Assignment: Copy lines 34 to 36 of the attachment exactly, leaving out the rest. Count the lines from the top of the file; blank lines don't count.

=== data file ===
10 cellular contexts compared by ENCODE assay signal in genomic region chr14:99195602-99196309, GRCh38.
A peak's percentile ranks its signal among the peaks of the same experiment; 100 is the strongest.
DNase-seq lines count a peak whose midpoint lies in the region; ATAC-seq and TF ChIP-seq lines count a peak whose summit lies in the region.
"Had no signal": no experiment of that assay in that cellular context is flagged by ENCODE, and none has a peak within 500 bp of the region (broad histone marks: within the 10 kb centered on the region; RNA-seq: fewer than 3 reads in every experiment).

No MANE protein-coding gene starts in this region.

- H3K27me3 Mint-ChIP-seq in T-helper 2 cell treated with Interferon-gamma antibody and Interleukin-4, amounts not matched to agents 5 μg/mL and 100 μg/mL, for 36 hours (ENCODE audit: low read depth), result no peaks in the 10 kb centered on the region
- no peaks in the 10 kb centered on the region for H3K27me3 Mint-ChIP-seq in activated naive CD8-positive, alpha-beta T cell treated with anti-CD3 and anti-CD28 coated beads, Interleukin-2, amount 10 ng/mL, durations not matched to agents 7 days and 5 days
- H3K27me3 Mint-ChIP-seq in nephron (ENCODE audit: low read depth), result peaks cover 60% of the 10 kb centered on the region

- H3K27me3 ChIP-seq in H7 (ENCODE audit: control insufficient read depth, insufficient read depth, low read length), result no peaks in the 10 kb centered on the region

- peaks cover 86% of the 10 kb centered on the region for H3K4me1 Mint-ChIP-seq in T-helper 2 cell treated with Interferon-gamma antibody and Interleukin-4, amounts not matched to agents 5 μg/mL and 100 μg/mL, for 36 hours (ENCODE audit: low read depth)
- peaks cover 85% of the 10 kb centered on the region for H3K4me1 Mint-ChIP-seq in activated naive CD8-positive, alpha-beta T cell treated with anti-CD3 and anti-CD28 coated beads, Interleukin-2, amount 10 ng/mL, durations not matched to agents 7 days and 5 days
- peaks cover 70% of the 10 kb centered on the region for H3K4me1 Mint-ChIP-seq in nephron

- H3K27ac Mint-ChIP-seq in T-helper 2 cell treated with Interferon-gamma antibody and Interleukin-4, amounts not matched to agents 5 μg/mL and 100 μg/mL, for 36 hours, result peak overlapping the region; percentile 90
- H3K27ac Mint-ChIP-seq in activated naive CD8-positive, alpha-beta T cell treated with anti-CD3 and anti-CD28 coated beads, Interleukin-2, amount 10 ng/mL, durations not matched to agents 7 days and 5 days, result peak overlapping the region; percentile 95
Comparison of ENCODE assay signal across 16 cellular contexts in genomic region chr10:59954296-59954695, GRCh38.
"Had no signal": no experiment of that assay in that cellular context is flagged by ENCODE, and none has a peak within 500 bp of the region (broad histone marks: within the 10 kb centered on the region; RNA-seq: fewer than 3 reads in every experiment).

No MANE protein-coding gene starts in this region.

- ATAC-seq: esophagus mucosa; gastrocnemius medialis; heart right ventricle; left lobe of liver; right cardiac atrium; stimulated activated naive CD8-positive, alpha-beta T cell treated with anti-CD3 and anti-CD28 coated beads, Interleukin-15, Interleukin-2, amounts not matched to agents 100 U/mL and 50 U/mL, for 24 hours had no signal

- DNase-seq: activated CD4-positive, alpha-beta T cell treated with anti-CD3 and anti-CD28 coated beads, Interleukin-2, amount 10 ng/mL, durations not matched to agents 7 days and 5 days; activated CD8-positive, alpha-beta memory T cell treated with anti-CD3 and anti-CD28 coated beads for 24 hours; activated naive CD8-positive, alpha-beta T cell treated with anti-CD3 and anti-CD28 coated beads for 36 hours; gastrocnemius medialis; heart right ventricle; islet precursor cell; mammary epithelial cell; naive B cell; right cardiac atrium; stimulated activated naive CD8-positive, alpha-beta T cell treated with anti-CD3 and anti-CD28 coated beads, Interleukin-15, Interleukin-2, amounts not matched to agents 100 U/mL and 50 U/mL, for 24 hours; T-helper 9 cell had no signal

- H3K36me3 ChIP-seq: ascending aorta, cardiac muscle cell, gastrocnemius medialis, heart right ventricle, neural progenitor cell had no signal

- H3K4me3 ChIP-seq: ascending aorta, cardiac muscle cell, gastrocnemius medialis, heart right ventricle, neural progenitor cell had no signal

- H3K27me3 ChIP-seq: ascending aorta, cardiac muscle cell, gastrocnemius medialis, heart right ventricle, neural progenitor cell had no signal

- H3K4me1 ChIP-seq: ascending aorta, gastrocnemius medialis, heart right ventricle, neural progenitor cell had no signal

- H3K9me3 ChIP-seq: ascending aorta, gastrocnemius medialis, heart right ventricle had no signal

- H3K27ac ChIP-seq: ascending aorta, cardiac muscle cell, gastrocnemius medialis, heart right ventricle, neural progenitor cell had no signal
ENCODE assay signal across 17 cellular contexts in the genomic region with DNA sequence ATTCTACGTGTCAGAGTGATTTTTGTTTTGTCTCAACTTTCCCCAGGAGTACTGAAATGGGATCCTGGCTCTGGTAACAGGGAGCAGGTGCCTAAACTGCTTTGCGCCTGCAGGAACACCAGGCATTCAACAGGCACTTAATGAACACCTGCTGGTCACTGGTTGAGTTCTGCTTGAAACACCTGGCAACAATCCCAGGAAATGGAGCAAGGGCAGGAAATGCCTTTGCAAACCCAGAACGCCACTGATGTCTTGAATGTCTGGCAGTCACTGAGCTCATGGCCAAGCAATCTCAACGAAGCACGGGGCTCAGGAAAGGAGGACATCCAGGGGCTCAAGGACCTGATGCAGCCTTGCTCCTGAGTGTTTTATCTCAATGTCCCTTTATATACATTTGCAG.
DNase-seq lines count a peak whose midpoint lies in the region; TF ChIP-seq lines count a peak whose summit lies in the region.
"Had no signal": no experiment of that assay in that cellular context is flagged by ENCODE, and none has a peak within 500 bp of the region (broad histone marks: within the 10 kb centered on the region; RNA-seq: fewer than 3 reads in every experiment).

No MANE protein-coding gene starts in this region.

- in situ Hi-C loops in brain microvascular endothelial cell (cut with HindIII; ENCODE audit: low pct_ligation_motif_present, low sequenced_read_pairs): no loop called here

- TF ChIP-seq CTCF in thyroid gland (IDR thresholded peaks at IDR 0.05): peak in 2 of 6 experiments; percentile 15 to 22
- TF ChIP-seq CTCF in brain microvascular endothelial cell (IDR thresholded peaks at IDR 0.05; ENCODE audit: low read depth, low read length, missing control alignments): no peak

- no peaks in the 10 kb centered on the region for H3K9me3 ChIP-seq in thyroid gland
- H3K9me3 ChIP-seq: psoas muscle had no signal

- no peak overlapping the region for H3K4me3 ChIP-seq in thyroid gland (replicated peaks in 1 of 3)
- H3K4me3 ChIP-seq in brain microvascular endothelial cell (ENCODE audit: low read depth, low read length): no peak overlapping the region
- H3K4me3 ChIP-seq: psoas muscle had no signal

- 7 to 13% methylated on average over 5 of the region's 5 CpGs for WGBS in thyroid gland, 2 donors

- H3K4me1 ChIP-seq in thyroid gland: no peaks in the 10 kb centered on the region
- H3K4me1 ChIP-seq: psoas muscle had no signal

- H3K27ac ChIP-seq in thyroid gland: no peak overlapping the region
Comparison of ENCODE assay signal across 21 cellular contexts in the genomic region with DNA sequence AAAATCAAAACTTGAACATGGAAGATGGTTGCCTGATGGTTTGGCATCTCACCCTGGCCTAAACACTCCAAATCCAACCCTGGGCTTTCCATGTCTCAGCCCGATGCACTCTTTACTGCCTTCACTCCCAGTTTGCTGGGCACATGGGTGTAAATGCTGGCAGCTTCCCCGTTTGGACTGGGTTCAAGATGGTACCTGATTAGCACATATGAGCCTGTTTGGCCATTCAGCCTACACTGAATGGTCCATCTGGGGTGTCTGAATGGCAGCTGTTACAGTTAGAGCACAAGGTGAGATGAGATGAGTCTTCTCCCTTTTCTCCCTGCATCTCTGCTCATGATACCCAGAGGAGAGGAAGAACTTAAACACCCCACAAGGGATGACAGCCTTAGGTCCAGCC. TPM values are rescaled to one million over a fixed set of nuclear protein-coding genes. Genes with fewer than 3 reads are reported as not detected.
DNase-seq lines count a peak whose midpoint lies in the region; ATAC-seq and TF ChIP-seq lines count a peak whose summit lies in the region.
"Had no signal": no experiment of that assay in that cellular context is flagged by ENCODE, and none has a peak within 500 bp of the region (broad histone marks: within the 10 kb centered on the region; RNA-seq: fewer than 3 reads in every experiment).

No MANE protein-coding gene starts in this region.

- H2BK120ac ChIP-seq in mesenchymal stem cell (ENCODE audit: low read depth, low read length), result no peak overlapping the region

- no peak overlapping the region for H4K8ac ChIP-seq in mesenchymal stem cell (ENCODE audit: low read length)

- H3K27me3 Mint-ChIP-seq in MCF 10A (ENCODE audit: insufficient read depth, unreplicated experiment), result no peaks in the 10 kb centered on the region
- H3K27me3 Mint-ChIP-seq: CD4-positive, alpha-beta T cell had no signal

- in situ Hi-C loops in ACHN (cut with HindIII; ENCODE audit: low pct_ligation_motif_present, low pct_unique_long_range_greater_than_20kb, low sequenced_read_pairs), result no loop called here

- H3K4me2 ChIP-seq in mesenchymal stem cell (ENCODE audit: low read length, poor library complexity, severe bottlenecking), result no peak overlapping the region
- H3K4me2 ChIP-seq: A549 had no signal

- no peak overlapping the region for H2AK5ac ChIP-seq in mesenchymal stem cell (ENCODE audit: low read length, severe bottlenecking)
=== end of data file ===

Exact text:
- H3K9me3 ChIP-seq: psoas muscle had no signal

- no peak overlapping the region for H3K4me3 ChIP-seq in thyroid gland (replicated peaks in 1 of 3)
- H3K4me3 ChIP-seq in brain microvascular endothelial cell (ENCODE audit: low read depth, low read length): no peak overlapping the region